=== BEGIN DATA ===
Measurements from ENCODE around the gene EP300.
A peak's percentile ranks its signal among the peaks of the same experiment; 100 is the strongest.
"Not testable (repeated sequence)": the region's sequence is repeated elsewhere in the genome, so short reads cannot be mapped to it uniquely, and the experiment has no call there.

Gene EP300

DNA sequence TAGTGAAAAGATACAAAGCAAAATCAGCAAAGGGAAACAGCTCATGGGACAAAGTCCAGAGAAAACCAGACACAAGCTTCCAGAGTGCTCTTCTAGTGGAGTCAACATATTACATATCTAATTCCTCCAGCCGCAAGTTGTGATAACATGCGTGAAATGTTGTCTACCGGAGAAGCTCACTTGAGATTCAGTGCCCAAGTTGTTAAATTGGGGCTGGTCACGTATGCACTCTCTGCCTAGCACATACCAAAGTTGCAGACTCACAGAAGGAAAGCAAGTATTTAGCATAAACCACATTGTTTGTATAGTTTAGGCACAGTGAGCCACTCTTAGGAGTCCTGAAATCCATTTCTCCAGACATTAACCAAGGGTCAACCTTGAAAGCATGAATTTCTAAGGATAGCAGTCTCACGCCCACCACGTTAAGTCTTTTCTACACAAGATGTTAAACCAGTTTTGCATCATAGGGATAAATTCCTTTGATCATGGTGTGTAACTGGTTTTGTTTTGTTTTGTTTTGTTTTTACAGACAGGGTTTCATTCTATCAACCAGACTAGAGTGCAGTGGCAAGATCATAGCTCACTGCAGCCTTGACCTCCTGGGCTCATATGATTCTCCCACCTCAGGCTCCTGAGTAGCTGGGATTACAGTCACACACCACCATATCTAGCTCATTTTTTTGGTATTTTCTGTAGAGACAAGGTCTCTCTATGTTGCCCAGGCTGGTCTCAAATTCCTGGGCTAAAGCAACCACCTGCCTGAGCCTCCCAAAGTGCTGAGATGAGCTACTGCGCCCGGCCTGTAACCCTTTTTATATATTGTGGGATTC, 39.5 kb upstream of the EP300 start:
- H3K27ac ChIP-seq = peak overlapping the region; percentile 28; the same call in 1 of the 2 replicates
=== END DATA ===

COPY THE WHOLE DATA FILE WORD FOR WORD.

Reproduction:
Measurements from ENCODE around the gene EP300.
A peak's percentile ranks its signal among the peaks of the same experiment; 100 is the strongest.
"Not testable (repeated sequence)": the region's sequence is repeated elsewhere in the genome, so short reads cannot be mapped to it uniquely, and the experiment has no call there.

Gene EP300

DNA sequence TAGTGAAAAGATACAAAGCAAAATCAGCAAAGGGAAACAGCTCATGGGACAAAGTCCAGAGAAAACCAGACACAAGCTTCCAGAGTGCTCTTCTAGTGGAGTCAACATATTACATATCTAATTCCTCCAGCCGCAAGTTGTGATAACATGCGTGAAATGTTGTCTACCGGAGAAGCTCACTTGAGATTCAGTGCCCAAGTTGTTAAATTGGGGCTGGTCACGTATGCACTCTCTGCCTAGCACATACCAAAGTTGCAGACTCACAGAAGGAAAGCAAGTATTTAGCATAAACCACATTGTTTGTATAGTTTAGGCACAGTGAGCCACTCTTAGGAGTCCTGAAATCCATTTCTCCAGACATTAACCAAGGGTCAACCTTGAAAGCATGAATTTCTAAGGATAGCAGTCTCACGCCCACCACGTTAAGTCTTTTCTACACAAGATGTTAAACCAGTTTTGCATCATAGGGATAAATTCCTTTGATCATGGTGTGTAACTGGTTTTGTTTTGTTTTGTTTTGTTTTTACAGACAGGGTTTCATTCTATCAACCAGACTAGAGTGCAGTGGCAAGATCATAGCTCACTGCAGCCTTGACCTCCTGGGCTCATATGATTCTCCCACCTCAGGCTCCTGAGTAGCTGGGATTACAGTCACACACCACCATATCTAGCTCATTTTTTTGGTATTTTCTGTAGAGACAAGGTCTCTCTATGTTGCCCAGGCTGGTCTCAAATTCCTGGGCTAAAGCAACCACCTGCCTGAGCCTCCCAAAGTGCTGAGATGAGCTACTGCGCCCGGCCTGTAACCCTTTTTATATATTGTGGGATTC, 39.5 kb upstream of the EP300 start:
- H3K27ac ChIP-seq = peak overlapping the region; percentile 28; the same call in 1 of the 2 replicates